For the first time in five years, Americans are reporting a decrease in stress level, according to an article in USA Today written by Sharon Jayson.
This even includes college students, who often attempt to balance classes, work, relationships, finances and families.
Survey results from the American Psychological Association say that in 2011 the average stress level was 5.2 out of 10, which is down from the 6.2 recorded in 2007.
The numbers, however, according to the article, show that 39 percent of the people surveyed said their stress level increased, while only 17 percent say it decreased. What does that mean?
Experts say the decrease is attributed to the fact that we are becoming used to the stresses around us. “We have more or less accepted it as a way of life,” said physician Paul Rosch, clinical professor of medicine and psychiatry at New York Medical College. What was once considered overstressed has now become the nation’s average.
There are countless factors that contribute to these stress figures, including poor diet, lack of sleep, overload and lack of exercise, but the list could keep going.
Sarina Smith, a junior double majoring in philosophy and English with an emphasis in creative writing, and also minoring in classics, is a prime example of how busy a student’s life can get. In addition to her classes, she is also president of UMKC’s Queer Alliance, the vice president of the DDR club and holds a part-time job.
“It is important to keep life balanced, but you also have to fulfill so many needs. It’s really hard to find the time to study,” Smith said. “I study while I work, but I am constantly reading and writing while I should be eating and sleeping.”
Many college students get too few hours of sleep because of busy schedules.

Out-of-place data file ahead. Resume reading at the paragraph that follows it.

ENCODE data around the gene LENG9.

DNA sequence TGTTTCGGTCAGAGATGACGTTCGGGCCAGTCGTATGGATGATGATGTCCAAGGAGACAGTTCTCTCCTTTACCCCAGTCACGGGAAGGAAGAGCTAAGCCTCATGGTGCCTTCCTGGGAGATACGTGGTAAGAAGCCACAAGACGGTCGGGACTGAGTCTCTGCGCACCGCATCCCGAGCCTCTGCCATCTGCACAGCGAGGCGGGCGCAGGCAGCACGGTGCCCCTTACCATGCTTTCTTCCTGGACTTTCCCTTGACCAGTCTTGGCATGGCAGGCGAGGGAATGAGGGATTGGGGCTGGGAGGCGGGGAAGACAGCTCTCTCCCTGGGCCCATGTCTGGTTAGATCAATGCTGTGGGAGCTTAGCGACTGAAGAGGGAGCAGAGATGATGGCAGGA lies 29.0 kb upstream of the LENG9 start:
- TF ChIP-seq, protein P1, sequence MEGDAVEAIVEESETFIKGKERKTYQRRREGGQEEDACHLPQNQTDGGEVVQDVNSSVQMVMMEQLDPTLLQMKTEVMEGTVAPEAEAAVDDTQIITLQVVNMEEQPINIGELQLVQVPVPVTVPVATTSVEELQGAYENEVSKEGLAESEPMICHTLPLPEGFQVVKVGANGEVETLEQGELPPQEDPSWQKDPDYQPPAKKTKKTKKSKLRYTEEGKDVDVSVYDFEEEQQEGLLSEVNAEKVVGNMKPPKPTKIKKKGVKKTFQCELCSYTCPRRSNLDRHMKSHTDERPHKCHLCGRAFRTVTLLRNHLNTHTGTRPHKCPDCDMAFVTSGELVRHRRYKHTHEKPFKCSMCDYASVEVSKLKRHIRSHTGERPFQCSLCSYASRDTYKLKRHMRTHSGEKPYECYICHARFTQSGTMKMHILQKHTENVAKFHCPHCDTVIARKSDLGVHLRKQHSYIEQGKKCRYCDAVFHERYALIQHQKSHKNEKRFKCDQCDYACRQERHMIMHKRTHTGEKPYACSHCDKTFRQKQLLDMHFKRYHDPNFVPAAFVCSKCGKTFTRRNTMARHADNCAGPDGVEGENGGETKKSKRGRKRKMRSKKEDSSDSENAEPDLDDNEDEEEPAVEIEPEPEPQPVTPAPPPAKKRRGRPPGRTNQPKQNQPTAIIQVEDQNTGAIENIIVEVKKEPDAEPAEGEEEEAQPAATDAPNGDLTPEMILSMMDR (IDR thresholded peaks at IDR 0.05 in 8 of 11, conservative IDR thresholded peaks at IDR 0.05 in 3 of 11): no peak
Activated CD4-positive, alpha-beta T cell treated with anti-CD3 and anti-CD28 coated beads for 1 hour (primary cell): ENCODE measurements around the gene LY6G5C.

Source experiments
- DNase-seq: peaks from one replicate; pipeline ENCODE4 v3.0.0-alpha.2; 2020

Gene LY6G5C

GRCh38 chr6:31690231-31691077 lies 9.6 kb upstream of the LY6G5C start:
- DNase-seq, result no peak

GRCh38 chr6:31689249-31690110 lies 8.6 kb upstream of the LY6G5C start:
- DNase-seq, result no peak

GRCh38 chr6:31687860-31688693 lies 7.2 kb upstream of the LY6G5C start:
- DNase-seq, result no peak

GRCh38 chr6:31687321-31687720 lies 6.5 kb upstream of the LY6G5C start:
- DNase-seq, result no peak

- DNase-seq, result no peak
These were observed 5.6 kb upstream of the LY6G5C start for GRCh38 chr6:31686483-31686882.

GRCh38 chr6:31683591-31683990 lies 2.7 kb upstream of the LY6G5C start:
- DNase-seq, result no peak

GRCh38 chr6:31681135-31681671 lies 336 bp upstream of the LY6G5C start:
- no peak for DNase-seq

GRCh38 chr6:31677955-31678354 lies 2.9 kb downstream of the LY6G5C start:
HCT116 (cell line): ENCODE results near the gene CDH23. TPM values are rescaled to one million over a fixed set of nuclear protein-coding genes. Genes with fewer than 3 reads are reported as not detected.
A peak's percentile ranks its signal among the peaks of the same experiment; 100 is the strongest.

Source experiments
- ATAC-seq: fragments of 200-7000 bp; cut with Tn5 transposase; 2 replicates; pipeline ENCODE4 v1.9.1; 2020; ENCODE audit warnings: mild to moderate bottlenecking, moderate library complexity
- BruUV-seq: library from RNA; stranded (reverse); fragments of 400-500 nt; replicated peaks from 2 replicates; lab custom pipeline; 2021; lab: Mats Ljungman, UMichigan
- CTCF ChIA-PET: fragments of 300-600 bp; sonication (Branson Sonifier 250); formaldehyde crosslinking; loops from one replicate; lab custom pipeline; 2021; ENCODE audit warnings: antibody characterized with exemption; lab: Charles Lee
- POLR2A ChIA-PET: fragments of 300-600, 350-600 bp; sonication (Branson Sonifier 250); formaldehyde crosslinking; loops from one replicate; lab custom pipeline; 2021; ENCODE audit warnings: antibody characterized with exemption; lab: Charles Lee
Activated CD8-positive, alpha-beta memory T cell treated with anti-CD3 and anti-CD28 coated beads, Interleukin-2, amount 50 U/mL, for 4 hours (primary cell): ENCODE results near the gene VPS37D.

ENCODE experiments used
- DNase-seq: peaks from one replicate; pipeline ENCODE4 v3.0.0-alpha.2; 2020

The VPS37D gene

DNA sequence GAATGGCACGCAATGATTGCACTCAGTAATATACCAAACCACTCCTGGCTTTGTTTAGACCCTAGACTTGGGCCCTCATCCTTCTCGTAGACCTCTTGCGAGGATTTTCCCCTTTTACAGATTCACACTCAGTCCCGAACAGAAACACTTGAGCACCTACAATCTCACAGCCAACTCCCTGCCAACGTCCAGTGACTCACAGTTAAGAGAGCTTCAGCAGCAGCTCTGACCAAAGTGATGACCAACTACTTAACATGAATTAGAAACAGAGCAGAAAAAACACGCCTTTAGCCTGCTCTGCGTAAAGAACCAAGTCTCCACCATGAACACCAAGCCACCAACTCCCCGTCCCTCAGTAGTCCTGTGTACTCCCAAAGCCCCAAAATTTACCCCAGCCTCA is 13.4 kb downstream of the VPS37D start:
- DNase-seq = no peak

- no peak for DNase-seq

“In the end, I am gaining knowledge and a degree, money and friendship, and do not function well if I am missing any of the three. There is always that feeling of being overwhelmed and wondering if I should just quit and become a vagabond,” Smith said.
For a lot of college students, this is just part of the normal routine, and many see it as a necessity until graduation.
According to annual survey results from the MindBody Connection on campus, the percent of students that stress has impacted or interfered with their personal life has fallen from 22.6 in 2010 to 21.1 in 2011. Also, the percent of students whose stress has impacted or interfered with their academic life has dropped from 16.2 in 2010 to 15.6 in 2011. The top stressors according to the survey were school/academics, finances and time management.
Overall though, on campus, there hasn’t been a significant change in comparison to the national average. “While some items have been trending downward over the last years, there have not been any drastic changes in the rates of stress reported,” said Rachel Pierce, staff psychologist and outreach coordinator at the Counseling Center.
With so many resources available to the students here at UMKC, such as Swinney Recreation Center, the Counseling Center and the MindBody Connection, fighting the growing “normal stress level” may be possible.